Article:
Study Reveals Employers' Concerns About the Growing Skills Gap
Nearly three-in-five have seen negative effects due to vacancies
PR Newswire

TORONTO, June 25, 2014 /PRNewswire/ -- More than half (56 per cent) of employers say they are concerned about the growing skills gap, and 46 per cent believe there is a significant gap between the skills their organization needs and the skills job candidates have, according to survey. Thirty-seven per cent say they currently have open positions for which they cannot find qualified candidates, up from 25 per cent last year.

The national survey was conducted online in November through December of 2013 by Harris Poll on behalf of and included a representative sample of 406 private sector hiring managers across industries and company sizes.

While a quarter (24 per cent) say vacancies typically go unfilled due to lack of qualified candidates for less than a month, 38 per cent of employers say they've had vacancies last 3 months or longer, and 11 per cent have had them stretch on for at least 6 months while they searched for qualified candidates.

Long-lasting vacancies can have very real consequences. More employers are experiencing these effects, with 58 per cent of employers saying they've seen a negative impact on their business due to extended job vacancies, up from 41 per cent last year. Some of the most commonly cited consequences include:

  • Productivity loss – 30 per cent
  • Lower morale – 24 per cent
  • Revenue loss – 15 per cent
  • Lower quality work – 15 per cent
  • Inability to grow business – 13 per cent
  • More employee turnover – 13 per cent

"Between the pressures from extended vacancies, measuring up to skilled candidates' salary expectations and increases in spending on training, more employers are feeling the financial costs of the skills gap," said Mark Bania, Director of CareerBuilder Canada. "New technologies, globalization and other factors are fundamentally changing businesses and the industries they operate in. There is a greater urgency for companies to reskill existing employees, offer comprehensive training for new recruits, and work with educators to prepare the next wave of workers for their evolving needs."


One way some employers overcome the skills gap is by increasing compensation in order to attract skilled talent. More than half (57 per cent) of employers say they've had a job candidate turn down an offer in the last year, with 20 per cent saying they couldn't meet the candidate's salary demands. A third (33 per cent) of employers are planning to raise starting salaries for high-skill positions this year.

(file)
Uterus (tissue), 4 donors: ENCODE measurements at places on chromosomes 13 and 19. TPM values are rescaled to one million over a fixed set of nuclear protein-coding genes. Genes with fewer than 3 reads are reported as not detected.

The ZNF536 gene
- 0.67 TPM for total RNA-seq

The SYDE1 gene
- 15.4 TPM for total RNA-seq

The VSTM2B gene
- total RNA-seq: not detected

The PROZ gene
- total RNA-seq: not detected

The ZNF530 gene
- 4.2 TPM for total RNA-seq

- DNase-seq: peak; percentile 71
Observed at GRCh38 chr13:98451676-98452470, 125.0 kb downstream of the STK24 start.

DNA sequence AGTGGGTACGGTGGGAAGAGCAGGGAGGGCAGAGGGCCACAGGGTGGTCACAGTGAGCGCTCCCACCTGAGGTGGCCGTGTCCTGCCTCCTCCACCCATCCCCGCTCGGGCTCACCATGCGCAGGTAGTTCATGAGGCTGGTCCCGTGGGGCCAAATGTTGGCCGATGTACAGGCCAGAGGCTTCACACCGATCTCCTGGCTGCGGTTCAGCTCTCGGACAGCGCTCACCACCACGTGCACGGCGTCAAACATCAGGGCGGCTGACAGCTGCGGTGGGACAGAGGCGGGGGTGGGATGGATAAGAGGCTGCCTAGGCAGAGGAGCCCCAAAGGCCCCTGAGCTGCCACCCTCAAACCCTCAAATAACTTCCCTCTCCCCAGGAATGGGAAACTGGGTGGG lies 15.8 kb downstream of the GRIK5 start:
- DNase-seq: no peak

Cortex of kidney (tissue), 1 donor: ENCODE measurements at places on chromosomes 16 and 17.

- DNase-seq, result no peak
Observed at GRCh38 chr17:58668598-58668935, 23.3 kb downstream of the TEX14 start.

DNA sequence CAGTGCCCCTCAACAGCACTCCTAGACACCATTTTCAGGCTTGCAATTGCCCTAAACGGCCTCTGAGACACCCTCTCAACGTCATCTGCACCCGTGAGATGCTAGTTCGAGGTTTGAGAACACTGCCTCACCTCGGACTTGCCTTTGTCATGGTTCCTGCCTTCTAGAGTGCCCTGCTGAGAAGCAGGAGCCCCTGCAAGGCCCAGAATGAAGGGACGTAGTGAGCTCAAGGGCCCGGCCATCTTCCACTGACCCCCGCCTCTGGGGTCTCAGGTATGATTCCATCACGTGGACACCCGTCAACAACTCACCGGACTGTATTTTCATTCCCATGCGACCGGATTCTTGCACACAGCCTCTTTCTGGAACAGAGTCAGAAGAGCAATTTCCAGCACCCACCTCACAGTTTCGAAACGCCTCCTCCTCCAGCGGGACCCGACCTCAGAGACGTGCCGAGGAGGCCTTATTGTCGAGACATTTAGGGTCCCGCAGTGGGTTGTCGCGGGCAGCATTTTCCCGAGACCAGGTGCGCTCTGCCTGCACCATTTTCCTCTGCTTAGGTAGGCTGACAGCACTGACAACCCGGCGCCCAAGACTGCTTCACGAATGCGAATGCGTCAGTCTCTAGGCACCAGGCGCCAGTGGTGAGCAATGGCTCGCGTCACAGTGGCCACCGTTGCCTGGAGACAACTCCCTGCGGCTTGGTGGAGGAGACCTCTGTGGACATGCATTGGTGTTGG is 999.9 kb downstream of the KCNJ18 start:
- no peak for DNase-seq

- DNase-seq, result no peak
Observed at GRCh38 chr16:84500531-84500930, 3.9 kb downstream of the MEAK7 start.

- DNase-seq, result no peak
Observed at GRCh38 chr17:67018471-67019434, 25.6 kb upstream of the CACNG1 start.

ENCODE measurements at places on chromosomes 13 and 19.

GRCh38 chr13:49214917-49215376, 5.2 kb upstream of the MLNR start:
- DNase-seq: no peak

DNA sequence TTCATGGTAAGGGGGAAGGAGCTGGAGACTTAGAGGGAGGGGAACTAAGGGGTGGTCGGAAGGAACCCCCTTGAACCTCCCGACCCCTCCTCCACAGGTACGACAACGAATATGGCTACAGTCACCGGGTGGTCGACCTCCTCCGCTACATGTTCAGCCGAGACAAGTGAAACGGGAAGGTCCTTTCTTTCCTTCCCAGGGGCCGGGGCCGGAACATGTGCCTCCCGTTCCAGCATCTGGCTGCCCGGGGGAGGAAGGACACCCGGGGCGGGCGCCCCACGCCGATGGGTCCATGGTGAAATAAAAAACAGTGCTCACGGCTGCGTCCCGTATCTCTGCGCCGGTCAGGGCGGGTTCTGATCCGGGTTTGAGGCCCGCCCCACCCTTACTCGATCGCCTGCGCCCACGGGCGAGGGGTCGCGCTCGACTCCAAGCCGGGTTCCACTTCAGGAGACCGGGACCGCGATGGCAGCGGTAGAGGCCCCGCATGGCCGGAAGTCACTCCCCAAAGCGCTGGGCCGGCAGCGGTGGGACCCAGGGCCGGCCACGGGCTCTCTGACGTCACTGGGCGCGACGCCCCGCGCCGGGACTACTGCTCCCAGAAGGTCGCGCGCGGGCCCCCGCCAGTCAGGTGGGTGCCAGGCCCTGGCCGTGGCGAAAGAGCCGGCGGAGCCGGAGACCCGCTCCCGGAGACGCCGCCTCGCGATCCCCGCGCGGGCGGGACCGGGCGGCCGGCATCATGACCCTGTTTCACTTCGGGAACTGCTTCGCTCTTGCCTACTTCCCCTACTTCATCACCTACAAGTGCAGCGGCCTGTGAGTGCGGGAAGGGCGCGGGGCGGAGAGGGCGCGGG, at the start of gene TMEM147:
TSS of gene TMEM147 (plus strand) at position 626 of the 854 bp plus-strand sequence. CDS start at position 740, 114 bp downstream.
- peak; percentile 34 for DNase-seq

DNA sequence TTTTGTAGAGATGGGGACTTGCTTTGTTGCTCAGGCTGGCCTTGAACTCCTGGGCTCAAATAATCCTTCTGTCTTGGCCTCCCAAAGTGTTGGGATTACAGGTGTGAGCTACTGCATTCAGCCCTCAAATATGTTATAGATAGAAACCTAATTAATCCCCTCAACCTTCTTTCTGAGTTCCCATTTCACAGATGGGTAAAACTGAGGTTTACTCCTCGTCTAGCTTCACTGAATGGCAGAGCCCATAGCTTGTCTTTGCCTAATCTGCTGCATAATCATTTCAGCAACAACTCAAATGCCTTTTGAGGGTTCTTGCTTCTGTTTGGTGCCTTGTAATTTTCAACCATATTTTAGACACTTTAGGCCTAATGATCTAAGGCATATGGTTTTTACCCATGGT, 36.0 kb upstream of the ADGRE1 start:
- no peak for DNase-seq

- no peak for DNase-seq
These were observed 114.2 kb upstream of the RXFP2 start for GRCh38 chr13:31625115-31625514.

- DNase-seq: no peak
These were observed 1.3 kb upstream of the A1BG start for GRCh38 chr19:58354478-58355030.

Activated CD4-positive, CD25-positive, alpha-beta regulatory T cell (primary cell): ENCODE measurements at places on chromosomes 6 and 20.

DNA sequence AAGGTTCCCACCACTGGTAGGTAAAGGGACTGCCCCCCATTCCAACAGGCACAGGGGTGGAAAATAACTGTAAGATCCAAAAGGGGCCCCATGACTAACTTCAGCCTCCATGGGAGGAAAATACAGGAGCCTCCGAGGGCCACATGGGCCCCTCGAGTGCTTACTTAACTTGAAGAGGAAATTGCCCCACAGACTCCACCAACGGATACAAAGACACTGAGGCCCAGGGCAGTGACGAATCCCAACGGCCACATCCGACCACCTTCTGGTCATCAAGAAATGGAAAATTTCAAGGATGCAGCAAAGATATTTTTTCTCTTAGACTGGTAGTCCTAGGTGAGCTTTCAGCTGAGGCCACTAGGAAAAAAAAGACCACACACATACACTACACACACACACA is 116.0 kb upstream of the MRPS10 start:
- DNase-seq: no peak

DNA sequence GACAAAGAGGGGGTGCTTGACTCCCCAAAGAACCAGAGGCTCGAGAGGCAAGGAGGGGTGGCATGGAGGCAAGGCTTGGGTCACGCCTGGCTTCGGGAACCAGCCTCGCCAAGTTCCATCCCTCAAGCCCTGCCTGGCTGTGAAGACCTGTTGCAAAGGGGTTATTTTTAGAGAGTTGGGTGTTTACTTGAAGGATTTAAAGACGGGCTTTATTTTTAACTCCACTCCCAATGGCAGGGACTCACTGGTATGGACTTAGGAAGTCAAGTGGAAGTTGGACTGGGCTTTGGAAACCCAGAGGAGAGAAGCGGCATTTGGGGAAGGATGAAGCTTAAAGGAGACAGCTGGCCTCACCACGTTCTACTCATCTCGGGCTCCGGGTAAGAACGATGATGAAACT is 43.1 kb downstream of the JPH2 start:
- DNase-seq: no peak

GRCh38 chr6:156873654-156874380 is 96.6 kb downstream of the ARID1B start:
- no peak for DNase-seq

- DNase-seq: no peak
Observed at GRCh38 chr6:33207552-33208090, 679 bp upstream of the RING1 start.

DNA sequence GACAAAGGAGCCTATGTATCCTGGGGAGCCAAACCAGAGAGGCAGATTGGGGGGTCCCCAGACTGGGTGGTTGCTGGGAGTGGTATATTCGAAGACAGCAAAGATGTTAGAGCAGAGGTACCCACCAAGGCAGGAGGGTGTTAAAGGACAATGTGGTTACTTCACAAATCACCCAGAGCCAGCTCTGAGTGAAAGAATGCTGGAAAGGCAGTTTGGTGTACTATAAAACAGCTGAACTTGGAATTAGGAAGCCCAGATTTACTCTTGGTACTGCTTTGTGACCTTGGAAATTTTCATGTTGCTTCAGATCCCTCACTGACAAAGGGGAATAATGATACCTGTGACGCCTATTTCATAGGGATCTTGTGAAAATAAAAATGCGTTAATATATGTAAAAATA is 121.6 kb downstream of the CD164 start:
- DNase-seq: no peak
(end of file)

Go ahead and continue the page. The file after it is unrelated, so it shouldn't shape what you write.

On-the-job training is another way employers can combat the growing skills gap. Fifty-nine per cent of employers say they trained workers who didn't have experience in their particular industry and hired them in 2013. Fifty-five per cent are planning on doing so this year.

Training budgets have increased overall in the past year, with 61 per cent of employers spending more than $50,000 on training, compared to 49 per cent last year. Nearly half of employers (48 per cent) spend more than $100,000 a year on training, up from 37 per cent last year.

Starting Early

Many employers have also begun reaching out to young future job seekers to help prepare them for entry into the workforce. A third (31 percent) of employers say they've promoted careers at their organization to high school students, and 7 per cent have reached out to grammar school students.

Survey Methodology

This survey was conducted online within Canada by Harris Poll on behalf of among 406 Canadian hiring managers  (employed full-time; not self-employed; non-government) ages 18 and over between November 6 and December 2, 2013 (percentages for some questions are based on a subset, based on their responses to certain questions). With a pure probability sample of 406 one could say with a 95 percent probability that the overall results have a sampling error of +/- 4.86 percentage points. Sampling error for data from sub-samples is higher and varies.

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